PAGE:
APPLIES TO: yesSQL Server yesAzure SQL Database yesAzure Synapse Analytics (SQL DW) yesParallel Data Warehouse

Returns the starting position of the first occurrence of a pattern in a specified expression, or zeros if the pattern is not found, on all valid text and character data types.

Topic link icon Transact-SQL Syntax Conventions


PATINDEX ( '%pattern%' , expression )  


Is a character expression that contains the sequence to be found. Wildcard characters can be used; however, the % character must come before and follow pattern (except when you search for first or last characters). pattern is an expression of the character string data type category. pattern is limited to 8000 characters.

Is an expression, typically a column that is searched for the specified pattern. expression is of the character string data type category.

Return Types

bigint if expression is of the varchar(max) or nvarchar(max) data types; otherwise int.


If either pattern or expression is NULL, PATINDEX returns NULL.

The starting position for PATINDEX is 1.

PATINDEX performs comparisons based on the collation of the input. To perform a comparison in a specified collation, you can use COLLATE to apply an explicit collation to the input.

Supplementary Characters (Surrogate Pairs)

When using SC collations, the return value will count any UTF-16 surrogate pairs in the expression parameter as a single character. For more information, see Collation and Unicode Support.

0x0000 (char(0)) is an undefined character in Windows collations and cannot be included in PATINDEX.


A. Simple PATINDEX example

The following example checks a short character string (interesting data) for the starting location of the characters ter.

SELECT PATINDEX('%ter%', 'interesting data');  

Here is the result set.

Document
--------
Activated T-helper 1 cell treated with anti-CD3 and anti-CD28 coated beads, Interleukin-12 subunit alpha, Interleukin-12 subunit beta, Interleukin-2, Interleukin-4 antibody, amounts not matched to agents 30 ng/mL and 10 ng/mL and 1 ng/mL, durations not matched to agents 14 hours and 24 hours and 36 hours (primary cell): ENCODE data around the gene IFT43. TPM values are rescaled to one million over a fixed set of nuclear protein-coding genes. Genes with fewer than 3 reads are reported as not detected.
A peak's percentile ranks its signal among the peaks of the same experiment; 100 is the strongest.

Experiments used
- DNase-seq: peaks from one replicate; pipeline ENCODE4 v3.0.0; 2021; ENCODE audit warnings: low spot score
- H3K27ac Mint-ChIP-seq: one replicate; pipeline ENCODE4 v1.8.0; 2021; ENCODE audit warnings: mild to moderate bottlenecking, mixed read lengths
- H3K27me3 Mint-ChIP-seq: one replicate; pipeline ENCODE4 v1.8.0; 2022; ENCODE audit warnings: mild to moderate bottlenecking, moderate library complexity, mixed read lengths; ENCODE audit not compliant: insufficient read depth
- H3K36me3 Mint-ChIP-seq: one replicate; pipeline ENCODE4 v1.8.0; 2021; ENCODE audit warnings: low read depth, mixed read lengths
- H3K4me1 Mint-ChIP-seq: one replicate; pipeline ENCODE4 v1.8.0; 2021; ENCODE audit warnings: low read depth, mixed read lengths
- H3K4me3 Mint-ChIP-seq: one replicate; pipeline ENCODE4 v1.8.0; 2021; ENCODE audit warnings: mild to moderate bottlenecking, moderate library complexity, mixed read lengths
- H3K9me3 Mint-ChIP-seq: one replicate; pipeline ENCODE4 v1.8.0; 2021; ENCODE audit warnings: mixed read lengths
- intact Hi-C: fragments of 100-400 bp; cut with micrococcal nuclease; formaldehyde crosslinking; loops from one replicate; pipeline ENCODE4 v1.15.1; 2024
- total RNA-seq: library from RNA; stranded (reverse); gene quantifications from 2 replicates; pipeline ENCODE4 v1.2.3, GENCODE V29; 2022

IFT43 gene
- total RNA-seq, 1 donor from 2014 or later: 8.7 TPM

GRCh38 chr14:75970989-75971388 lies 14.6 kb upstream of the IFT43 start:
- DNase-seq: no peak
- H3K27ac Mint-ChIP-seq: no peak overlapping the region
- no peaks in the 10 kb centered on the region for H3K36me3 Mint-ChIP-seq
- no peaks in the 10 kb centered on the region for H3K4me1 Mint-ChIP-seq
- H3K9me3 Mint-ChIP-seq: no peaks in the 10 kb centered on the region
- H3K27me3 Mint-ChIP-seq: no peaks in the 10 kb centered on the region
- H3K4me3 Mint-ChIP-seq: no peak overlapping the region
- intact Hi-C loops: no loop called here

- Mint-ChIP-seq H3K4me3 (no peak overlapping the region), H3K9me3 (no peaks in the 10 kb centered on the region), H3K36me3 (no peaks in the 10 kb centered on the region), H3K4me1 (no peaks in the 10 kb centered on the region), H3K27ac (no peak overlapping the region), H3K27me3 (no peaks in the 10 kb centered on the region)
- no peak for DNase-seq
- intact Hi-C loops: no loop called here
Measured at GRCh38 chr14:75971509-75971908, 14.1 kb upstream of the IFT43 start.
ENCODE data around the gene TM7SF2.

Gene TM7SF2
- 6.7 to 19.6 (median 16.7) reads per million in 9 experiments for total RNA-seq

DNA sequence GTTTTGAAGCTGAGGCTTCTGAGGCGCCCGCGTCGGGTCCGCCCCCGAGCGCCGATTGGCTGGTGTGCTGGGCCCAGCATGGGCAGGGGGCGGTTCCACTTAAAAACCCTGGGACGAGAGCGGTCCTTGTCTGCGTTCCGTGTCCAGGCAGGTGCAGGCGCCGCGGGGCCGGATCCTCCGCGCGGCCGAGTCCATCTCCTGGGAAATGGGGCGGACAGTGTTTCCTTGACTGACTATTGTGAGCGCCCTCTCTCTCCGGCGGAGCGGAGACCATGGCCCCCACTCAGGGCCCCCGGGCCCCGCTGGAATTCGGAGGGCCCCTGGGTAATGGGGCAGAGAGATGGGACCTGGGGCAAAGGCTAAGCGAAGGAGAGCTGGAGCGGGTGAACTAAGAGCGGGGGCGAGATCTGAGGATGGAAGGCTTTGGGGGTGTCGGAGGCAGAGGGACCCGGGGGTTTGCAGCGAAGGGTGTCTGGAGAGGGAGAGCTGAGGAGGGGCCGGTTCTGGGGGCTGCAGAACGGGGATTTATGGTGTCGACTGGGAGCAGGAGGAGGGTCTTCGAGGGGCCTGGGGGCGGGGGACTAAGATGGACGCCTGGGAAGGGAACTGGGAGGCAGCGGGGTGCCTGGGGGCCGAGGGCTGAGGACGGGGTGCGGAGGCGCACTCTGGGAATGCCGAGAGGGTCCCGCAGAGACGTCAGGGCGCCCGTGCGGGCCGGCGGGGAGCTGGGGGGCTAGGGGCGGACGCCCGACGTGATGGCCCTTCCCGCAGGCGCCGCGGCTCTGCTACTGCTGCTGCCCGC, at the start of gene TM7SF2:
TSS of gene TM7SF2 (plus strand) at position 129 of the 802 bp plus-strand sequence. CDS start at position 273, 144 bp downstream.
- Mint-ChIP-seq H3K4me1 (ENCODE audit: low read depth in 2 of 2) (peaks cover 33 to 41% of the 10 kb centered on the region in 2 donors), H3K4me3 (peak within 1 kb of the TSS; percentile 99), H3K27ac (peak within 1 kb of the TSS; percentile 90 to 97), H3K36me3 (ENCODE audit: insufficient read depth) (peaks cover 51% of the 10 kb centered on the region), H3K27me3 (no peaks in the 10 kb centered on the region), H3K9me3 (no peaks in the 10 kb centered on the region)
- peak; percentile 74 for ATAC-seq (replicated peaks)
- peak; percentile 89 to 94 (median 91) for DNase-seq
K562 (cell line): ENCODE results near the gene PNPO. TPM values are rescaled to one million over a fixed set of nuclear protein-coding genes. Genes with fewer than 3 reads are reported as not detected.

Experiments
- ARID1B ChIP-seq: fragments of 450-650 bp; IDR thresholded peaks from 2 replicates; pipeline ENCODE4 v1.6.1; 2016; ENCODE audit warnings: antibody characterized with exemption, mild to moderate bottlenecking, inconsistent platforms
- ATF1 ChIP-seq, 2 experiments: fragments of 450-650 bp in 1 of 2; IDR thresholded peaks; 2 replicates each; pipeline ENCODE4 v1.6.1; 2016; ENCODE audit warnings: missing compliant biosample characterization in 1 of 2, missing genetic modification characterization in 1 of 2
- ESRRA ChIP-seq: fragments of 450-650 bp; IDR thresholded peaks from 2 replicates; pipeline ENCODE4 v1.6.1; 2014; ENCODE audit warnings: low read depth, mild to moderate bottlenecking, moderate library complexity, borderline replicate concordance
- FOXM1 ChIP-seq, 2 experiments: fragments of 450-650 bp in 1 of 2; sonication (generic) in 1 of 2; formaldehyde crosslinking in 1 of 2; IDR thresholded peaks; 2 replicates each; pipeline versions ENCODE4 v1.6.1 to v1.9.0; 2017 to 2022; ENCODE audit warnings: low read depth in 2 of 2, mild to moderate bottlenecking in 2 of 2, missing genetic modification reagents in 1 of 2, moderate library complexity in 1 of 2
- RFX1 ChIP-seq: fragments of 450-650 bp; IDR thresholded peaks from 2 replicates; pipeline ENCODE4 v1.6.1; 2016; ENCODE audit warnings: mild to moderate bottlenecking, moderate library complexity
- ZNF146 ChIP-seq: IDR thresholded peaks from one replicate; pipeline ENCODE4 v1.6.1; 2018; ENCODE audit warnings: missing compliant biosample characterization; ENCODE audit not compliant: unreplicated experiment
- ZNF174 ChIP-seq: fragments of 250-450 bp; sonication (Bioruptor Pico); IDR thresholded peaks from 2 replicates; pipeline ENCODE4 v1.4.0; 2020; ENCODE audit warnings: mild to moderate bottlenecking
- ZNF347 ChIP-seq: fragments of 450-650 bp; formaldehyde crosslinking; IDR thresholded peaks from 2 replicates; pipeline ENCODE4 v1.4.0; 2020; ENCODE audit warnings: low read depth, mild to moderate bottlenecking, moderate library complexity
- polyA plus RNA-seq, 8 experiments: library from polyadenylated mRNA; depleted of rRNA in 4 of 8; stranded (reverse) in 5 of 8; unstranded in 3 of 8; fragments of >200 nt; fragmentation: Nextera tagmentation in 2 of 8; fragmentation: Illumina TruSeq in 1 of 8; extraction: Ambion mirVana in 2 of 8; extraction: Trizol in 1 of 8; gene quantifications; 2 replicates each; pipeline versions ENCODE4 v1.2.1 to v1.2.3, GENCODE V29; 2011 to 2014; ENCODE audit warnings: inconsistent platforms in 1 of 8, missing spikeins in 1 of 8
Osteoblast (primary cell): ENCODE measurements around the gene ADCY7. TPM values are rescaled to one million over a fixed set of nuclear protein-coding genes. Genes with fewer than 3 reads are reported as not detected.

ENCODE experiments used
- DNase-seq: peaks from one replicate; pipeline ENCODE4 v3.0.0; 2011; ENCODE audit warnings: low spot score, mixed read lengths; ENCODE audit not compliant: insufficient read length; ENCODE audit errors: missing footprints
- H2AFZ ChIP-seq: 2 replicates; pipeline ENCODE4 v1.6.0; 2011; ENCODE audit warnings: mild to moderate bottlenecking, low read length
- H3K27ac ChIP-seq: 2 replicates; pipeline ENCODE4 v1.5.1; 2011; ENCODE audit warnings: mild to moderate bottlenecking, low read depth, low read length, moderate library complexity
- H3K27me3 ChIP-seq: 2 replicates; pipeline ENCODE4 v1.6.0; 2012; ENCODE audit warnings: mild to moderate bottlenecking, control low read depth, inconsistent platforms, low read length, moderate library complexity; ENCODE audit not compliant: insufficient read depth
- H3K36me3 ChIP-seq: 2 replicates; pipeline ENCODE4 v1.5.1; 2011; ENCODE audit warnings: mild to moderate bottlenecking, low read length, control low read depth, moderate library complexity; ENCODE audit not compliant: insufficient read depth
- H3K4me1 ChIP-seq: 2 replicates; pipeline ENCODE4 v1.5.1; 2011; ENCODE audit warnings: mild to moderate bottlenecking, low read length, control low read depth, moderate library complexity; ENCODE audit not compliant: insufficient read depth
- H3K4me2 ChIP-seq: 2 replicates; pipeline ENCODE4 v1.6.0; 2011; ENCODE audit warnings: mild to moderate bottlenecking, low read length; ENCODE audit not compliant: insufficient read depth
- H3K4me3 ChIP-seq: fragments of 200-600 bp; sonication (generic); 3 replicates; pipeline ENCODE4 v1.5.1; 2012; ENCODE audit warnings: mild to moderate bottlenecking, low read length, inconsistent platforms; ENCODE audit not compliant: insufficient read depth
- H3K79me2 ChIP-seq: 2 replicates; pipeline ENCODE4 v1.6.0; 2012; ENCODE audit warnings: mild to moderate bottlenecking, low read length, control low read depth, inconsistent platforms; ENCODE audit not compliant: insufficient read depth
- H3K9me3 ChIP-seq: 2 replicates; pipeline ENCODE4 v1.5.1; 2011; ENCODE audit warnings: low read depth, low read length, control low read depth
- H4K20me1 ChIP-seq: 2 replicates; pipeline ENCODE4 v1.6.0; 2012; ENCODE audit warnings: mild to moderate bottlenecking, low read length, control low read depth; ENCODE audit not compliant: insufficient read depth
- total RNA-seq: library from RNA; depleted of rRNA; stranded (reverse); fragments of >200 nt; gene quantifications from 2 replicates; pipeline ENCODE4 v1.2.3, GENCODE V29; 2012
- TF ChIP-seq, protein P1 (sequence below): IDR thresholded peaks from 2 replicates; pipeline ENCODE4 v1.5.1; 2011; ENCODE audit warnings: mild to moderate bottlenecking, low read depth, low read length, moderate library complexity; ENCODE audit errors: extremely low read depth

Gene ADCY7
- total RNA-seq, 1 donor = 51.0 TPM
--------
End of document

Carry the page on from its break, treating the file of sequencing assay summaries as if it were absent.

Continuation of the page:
B. Using a pattern with PATINDEX

The following example finds the position at which the pattern ensure starts in a specific row of the DocumentSummary column in the Document table in the AdventureWorks2012 database.

SELECT PATINDEX('%ensure%',DocumentSummary)  
FROM Production.Document  
WHERE DocumentNode = 0x7B40;  

Here is the result set.

(1 row(s) affected)

If you do not restrict the rows to be searched by using a WHERE clause, the query returns all rows in the table and reports nonzero values for those rows in which the pattern was found, and zero for all rows in which the pattern was not found.

C. Using wildcard characters with PATINDEX

The following example uses % and _ wildcards to find the position at which the pattern 'en', followed by any one character and 'ure' starts in the specified string (index starts at 1):

SELECT PATINDEX('%en_ure%', 'please ensure the door is locked');  

Here is the result set.


PATINDEX works just like LIKE, so you can use any of the wildcards. You do not have to enclose the pattern between percents. PATINDEX('a%', 'abc') returns 1 and PATINDEX('%a', 'cba') returns 3.

Unlike LIKE, PATINDEX returns a position, similar to what CHARINDEX does.


The following example uses the COLLATE function to explicitly specify the collation of the expression that is searched.

USE tempdb;  
SELECT PATINDEX ( '%ein%', 'Das ist ein Test'  COLLATE Latin1_General_BIN) ;  

E. Using a variable to specify the pattern

The following example uses a variable to pass a value to the pattern parameter. This example uses the AdventureWorks2012 database.

DECLARE @MyValue varchar(10) = 'safety';   
SELECT PATINDEX('%' + @MyValue + '%', DocumentSummary)   
FROM Production.Document  
WHERE DocumentNode = 0x7B40;  

Here is the result set.


See Also

LIKE (Transact-SQL)
LEN (Transact-SQL)
Data Types (Transact-SQL)
String Functions (Transact-SQL)
(Wildcard - Character(s) to Match) (Transact-SQL)
(Wildcard - Character(s) Not to Match) (Transact-SQL)
_ (Wildcard - Match One Character) (Transact-SQL)
Percent character (Wildcard - Character(s) to Match) (Transact-SQL)